Brum brum – cars and data

Some people use their phone to pre-warm their cars during wintertime. Some people use their phone to unlock their car. Some people use their phone to locate their cars when they’ve forgotten where they’ve parked. Some use their voice to start the ignition.

Some cars drive themselves. Some automatically keep you within the white lines. Some prompt you when they think you are getting snoozy.

During the pandemic there was a well-publicised shortage of semiconductors (chips) that particularly impacted the automobile industry. A quick search comes up with plenty of results suggesting that a modern car can have about 3,000 chips inside it. Even without things like self-driving capabilities and voice activation, a chip still powers things like type pressure warnings and sat nav.

But the chips are really just the enablers. It’s the data that these chips, combined with a connection to the internet, that is the potential goldmine going forward, and potentially changes the relationship between the customer and the care manufacturer.

Let’s say I’m buying a new car. I generally start the research online and then go into a car dealership (maybe a few times), negotiate the deal (usually with a discount the price I’ve seen online), maybe take out finance or a loan to buy the car, take delivery off I go. Every year I have a service, likely with the same dealer I bought it from (the same if things go wrong).

And while that dealer might have the logo of the car manufacturer on the front of it, and it only sells cars from that brand family, it’s not actually owned by the manufacturer.

So the details I might have input into the manufacturer website or app to choose the model, and the extras might not flow through the dealer. And equally, when I buy, the manufacturer doesn’t necessarily know it’s the same me. Tesla and Polestar (and owner Volvo) are starting to change this. And this is where we are going…

Manufacturers are going to start joining together your purchase experience to your ongoing ownership and use of the car.

So they know it’s me who started specifying a car online. I’ll then buy it online, direct from the manufacturer, perhaps visiting a specialist testing centre to give it a drive. That’s the start of my data profile.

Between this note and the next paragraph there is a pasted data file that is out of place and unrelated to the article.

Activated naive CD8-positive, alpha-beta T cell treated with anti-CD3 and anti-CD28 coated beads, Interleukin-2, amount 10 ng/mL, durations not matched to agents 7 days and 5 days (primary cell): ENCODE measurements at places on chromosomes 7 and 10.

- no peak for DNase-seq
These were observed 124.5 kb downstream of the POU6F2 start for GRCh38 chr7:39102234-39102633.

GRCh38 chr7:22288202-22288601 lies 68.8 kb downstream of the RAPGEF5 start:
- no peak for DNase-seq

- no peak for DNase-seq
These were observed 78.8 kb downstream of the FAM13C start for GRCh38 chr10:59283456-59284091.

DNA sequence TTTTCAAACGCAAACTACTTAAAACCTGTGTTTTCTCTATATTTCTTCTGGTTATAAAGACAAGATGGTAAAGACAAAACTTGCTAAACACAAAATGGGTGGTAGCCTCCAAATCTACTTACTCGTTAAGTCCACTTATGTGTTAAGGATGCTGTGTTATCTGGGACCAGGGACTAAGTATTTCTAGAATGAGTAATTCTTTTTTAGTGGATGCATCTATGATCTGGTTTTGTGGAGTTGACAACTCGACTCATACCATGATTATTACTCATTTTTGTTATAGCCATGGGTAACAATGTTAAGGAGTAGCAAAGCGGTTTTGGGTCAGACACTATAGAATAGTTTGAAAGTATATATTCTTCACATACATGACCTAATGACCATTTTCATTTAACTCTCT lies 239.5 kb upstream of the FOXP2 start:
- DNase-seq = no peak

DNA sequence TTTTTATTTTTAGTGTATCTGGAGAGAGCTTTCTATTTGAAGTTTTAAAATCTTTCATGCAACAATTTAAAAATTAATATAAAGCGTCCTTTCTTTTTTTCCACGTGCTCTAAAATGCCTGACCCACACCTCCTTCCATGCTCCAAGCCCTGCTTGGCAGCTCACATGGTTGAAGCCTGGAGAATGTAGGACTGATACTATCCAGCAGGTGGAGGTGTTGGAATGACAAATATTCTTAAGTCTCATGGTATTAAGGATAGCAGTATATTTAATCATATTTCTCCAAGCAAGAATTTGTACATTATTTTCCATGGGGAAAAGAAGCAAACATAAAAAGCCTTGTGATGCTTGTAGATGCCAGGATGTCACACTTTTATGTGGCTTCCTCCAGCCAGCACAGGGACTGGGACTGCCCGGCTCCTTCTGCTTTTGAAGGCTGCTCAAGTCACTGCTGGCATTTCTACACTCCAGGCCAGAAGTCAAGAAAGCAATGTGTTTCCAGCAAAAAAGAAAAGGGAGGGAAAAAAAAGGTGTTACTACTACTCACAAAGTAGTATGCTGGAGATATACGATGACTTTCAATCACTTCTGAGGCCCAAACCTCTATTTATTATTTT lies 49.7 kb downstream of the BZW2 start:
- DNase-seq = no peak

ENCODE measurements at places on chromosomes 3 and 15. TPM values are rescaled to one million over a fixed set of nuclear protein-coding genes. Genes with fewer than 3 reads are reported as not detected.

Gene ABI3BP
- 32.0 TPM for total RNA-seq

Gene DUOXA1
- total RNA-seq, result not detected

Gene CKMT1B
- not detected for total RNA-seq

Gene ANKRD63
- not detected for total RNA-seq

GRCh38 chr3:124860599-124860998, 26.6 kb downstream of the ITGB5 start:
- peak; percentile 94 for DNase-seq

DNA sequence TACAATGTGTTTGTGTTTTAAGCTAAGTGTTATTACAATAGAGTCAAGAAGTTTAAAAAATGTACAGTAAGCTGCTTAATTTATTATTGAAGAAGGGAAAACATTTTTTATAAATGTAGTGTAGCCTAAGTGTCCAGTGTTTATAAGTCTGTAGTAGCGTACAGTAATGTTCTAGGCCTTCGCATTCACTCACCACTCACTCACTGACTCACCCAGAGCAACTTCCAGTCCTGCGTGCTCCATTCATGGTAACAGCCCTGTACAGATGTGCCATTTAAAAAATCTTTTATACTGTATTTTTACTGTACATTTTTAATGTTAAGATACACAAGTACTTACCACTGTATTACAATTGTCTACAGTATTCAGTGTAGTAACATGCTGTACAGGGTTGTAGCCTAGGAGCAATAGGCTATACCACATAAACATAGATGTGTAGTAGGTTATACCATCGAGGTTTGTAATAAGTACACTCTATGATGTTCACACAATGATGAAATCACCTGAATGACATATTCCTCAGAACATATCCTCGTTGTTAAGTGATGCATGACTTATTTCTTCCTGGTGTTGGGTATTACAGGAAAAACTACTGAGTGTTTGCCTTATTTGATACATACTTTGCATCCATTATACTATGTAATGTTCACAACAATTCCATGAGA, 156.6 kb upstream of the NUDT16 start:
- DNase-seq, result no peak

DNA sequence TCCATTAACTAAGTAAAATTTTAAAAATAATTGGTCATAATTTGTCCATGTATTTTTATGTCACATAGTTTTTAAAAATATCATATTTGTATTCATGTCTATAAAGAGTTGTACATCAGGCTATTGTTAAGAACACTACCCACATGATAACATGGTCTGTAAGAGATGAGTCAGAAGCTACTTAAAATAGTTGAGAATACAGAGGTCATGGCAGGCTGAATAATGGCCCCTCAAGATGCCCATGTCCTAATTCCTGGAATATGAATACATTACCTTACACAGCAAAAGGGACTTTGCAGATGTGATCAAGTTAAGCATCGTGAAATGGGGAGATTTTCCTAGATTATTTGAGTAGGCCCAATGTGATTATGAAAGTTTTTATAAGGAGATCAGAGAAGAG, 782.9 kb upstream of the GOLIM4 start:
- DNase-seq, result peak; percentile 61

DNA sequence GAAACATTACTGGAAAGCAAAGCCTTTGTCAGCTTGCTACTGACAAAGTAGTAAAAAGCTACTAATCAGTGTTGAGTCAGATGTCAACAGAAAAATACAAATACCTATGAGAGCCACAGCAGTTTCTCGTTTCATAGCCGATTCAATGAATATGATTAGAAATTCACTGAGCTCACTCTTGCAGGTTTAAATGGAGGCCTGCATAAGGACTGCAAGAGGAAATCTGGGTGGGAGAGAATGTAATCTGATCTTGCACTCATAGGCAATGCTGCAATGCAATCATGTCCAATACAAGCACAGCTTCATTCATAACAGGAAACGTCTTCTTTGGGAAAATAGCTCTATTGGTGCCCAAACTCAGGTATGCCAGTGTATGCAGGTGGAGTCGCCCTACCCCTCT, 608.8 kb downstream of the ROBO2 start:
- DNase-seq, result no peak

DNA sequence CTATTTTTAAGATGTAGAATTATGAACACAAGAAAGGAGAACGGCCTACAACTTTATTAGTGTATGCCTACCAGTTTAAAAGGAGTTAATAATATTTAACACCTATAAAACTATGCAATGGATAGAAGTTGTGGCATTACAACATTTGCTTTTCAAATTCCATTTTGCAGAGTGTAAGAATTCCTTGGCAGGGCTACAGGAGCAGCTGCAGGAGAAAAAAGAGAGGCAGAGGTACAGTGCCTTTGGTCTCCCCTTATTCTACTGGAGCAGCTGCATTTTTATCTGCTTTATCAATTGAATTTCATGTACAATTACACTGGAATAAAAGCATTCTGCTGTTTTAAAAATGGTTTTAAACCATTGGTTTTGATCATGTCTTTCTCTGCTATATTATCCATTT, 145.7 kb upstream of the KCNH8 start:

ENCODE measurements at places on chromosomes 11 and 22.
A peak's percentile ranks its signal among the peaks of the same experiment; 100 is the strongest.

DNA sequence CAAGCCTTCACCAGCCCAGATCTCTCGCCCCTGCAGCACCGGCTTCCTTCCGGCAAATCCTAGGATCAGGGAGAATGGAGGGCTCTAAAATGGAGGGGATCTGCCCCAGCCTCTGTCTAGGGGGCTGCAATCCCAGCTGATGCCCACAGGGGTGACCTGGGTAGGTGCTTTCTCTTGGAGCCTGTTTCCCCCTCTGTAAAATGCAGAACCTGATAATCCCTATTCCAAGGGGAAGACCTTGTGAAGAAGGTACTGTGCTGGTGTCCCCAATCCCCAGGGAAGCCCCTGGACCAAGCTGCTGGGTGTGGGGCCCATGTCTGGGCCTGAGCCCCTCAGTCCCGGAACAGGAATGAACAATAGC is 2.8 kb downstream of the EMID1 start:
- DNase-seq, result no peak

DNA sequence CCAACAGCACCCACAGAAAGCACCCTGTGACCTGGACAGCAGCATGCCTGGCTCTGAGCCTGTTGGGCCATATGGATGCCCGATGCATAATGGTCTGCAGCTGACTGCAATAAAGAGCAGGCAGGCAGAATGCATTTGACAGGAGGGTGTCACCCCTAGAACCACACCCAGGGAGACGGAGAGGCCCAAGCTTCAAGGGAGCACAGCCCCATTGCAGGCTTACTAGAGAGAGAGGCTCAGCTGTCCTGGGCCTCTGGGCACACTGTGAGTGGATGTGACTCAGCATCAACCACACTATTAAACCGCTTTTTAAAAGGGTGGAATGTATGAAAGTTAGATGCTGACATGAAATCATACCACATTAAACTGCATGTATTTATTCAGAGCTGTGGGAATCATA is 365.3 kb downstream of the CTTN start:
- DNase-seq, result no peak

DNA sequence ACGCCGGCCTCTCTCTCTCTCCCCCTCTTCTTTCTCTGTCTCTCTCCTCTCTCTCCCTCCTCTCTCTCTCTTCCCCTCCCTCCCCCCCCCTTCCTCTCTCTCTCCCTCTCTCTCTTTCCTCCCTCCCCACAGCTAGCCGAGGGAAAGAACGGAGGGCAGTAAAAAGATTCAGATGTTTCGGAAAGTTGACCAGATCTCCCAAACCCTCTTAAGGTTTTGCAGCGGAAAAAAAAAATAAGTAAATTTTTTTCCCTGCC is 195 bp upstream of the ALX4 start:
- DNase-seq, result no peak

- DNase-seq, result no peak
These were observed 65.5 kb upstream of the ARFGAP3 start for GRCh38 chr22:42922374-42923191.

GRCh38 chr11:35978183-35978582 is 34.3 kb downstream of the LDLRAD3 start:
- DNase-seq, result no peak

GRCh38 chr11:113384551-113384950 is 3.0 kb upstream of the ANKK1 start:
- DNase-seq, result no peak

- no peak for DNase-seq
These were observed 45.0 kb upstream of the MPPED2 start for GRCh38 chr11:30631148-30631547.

I’ll download the app from the manufacturer that lets me unlock the car. When I do this I give my name, email address and my location and I give permission for my location to be used all the time (otherwise, if I ‘lose’ my car, how will I find it?). I also allow the app to send me notifications, because I need to know when the car needs a service, or other critical messages related to the car. And of course the app has analytics, so now I’m also letting someone know the type of phone I have, what OS version it’s on, when I open and close the app… stuff like that.

I might customise my profile within the car, setting the digital dashboard up just for me, maybe the seat settings and climate control. So when I interface my phone with the car it’s loaded in. And the car has a SIM. It’s collecting data from those thousands of semiconductors and sending it somewhere. And if things don’t look right, the car can notify me (either via the app or the car itself) that something looks wonky. It could also notify a service centre who could them proactively contact me (depending on the subscription I took out) and arrange for them to visit me at a time and location of my choice.

And linking the car data and the app data together, we are building up a very detailed profile of the car driver. Because even if the GPS used to power the navigation can’t track my location, I gave permission for the app to do it.

So if I were analysing the data, I can start building up a profile of what type of person uses what model of vehicle (age, location, likely demographics, etc), the length and extent of journeys (school run, local, national, etc), the performance of the car, how often it needs service work or experiences problems… the potential here is big. Because all of that can be used to refine the buying and retention experiences, evolving materials or hardware and software that consistently fail, subscription models aligned to customer need, even targeted advertising on the display screens in the car could be opened up (and linked to the subscription model). It could feed into insurance (also provided by the manufacturer or a preferred partner), valeting services (location based, app push ‘car wash available now), refuelling or recharging (available charging point 5 minutes away). And that’s before we think about voice and NLP, how passengers might use the built-in internet connection, what devices get connected, how often… it’s a data goldmine and the potential use cases just mount up.

Some of that is reality now (some of it was previewed in the 1980s with KITT), the rest of it is on the way!

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